“As energy demand continues to grow, oil and natural gas development on federal lands will be foundational for maintaining energy security, powering our economy and supporting state and local conservation efforts,” said Holly Hopkins, a vice president at the American Petroleum Institute, which lobbies for oil companies. “Overly burdensome land management regulations will put this critical energy supply at risk.»

The oil and gas industry will continue to receive nearly a dozen federal tax breaks, including incentives for domestic production and write-offs tied to foreign production. Total estimates vary widely but the Fossil Fuel Subsidy Tracker, run by the Organization for Economic Cooperation and Development, calculated the total to be about $14 billion in 2022.

But more expensive bonds could put drilling out of reach for smaller oil and gas producers, said Kathleen Sgamma president of Western Energy Alliance, an association of independent oil and gas companies. “They are ludicrously high, ludicrously out of whack with the problem,” she said. “They could actually put companies out of business and create new orphan wells.”

The Interior Department estimates that there are 3.5 million abandoned oil and gas wells in the United States. When oil and gas wells are discarded without being properly sealed, which can happen when companies go bankrupt, the wells can leak methane, a powerful planet-warming pollutant that is a major contributor to global warming.

The Biden administration has had to navigate challenging terrain when it comes to extraction of fossil fuels on public lands and in federal waters, which is responsible for almost a quarter of the nation’s greenhouse gas emissions.

As a candidate, Mr. Biden promised “no more drilling on federal lands, period. Period, period, period.” He also campaigned to end billions of dollars in annual tax breaks to oil and gas companies within his first year in office.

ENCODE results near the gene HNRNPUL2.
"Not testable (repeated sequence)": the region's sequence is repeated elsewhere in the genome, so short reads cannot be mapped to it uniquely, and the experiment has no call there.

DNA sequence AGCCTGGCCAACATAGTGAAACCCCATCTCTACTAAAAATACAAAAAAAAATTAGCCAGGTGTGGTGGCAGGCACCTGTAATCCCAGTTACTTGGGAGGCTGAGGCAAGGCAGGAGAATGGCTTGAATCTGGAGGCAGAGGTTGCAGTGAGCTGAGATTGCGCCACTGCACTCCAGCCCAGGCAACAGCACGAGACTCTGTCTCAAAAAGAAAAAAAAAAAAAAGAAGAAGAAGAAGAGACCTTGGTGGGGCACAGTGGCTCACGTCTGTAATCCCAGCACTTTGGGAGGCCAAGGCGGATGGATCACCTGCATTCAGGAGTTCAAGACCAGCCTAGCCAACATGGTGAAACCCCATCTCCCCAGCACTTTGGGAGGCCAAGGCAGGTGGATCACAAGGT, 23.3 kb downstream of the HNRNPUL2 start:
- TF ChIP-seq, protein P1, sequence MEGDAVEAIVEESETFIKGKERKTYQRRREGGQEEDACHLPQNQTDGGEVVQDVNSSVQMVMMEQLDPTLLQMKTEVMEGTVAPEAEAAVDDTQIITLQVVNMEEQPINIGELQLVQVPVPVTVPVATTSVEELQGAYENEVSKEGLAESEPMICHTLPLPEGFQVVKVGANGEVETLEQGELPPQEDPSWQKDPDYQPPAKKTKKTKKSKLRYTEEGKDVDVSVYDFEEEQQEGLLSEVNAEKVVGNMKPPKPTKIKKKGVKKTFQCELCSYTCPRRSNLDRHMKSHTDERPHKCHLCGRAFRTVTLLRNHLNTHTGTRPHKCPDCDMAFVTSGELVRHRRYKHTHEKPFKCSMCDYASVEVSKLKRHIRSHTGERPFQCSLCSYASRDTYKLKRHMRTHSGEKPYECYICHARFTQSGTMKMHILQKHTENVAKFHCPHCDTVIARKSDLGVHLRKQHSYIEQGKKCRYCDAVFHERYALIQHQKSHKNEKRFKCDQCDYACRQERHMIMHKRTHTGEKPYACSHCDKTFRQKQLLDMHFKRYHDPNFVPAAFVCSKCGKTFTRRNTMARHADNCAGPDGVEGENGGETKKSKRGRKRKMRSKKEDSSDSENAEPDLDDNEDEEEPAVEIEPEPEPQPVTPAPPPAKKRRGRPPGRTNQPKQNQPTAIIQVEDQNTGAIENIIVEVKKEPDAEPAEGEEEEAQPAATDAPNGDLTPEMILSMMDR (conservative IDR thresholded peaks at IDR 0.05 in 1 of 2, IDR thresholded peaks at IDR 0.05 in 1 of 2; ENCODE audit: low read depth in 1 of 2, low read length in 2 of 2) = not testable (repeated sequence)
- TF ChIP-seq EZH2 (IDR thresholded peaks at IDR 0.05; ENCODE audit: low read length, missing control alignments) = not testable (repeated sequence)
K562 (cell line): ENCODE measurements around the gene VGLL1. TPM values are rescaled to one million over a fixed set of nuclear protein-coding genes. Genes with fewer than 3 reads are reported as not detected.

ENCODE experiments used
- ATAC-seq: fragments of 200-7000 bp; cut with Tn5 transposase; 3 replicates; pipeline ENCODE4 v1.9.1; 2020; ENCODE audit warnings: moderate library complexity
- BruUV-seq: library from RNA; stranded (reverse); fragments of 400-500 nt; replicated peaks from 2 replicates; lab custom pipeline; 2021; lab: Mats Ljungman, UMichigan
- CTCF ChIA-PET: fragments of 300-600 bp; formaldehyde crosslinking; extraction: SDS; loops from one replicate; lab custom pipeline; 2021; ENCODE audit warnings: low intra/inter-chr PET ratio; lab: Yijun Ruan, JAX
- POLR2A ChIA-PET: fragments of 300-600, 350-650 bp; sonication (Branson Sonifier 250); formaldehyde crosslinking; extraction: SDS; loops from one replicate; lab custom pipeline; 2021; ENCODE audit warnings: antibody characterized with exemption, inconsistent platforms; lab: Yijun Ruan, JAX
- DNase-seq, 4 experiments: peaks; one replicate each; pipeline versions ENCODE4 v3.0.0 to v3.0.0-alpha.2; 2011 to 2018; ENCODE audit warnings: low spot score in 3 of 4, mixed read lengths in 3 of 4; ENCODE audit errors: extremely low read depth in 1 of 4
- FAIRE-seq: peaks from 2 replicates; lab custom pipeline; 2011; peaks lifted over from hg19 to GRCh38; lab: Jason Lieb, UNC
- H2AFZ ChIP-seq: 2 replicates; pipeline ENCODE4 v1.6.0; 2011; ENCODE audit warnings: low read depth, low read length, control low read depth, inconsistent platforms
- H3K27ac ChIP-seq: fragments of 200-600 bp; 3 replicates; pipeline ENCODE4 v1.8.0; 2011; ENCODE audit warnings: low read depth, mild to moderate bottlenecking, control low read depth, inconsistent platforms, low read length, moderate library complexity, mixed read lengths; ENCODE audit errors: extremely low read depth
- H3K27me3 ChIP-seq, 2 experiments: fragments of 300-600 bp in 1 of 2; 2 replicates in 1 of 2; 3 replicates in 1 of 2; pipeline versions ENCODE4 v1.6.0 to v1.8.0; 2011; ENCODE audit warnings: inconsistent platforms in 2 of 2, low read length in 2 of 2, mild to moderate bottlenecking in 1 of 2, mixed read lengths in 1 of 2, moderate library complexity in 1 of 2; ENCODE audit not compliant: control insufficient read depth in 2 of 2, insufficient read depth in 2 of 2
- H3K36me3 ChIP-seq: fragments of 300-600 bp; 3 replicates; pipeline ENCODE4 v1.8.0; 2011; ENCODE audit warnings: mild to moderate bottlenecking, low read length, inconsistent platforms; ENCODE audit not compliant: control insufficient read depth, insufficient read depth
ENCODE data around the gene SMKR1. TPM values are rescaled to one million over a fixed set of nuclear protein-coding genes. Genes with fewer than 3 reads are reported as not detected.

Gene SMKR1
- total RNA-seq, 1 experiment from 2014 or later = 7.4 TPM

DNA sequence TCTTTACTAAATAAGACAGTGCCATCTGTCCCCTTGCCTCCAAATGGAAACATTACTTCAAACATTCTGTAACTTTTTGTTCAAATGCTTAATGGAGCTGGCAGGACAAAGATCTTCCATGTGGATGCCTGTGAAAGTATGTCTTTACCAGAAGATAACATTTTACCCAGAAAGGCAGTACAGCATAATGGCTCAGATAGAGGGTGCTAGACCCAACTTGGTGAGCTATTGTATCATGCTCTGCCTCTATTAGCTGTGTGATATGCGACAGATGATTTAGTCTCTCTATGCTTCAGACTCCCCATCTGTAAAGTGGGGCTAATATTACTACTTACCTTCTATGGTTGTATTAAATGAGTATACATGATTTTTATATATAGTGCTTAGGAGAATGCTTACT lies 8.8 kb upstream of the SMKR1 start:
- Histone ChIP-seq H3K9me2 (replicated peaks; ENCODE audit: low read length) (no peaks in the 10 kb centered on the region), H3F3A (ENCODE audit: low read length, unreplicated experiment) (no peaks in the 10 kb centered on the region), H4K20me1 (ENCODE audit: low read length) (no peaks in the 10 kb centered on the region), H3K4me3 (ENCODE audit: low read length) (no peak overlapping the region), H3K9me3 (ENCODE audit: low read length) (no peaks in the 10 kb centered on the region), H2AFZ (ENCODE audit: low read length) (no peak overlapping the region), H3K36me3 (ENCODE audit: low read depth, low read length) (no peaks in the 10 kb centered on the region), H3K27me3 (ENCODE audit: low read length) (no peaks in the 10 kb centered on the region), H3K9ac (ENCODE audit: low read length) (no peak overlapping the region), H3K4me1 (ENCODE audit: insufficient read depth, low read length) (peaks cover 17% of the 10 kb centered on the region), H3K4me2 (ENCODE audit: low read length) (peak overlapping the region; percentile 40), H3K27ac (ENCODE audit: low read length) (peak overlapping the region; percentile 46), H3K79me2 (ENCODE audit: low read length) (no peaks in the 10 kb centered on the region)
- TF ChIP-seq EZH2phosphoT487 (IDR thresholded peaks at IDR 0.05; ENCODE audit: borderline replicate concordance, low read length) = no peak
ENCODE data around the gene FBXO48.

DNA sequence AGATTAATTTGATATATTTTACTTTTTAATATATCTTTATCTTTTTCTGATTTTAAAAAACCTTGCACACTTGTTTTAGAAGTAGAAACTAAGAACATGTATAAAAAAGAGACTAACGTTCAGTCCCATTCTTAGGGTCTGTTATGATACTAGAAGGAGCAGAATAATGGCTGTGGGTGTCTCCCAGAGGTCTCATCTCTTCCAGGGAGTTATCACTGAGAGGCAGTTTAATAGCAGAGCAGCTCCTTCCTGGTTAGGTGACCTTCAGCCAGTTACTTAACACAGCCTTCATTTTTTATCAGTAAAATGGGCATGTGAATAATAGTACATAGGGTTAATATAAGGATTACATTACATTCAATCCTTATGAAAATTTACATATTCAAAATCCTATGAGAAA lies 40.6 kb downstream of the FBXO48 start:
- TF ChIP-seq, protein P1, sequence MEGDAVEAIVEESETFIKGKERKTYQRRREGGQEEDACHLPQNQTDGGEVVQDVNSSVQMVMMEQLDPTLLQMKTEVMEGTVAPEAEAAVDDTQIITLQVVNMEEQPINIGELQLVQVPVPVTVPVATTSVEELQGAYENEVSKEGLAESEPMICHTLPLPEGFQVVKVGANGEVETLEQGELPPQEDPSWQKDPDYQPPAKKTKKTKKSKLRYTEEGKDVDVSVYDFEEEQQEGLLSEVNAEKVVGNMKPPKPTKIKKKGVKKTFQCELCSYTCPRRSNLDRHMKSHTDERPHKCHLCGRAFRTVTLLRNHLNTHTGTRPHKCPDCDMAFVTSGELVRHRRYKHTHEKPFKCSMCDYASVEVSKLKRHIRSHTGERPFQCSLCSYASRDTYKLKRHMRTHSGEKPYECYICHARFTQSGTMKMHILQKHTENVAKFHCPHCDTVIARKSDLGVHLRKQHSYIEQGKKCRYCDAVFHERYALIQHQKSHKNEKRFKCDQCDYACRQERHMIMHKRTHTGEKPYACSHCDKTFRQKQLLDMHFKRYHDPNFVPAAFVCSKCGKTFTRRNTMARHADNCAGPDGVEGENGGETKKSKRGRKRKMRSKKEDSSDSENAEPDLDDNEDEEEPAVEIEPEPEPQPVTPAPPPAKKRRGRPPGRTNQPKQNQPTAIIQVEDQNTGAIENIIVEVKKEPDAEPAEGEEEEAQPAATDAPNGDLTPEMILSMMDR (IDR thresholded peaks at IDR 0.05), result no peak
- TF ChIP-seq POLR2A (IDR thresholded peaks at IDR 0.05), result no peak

But since Mr. Biden took office, his administration has continued to sell leases to drill, compelled by court decisions. The Biden administration approved more permits for oil and gas drilling in its first two years (over 6,900 permits) than the Trump administration did in the same period (6,172 permits). Congress has done nothing to end tax breaks for oil and gas companies. And in 2023, the United States produced more oil than any country, ever.

Environmentalists excoriated Mr. Biden for his administration’s final approval earlier last year of an enormous $8 billion oil drilling project in Alaska known as Willow.

At the other end of the political spectrum, Republicans have accused the administration of waging a “war” on fossil fuels that threatens the nation’s economy and national security.

At rally in January, former President Donald J. Trump blamed economic inflation on Mr. Biden’s policies. “His inflation that he caused and would’ve been so easy not to. All it was — is energy. Remember this, gasoline, fuel, oil, natural gas went up to a level that it was impossible,” said Mr. Trump, who is running to unseat Mr. Biden. “That’s what caused inflation, and we’re going to bring it down because we’re going to go drill, baby, drill. We drill, baby, drill. We’re bringing it way down.”

Last month, the Republican-majority House passed a bill, sponsored by Representative Lauren Boebert of Colorado, that would force the administration to withdraw the new royalty regulation, although the measure has little chance of passage in the Democratic-majority Senate.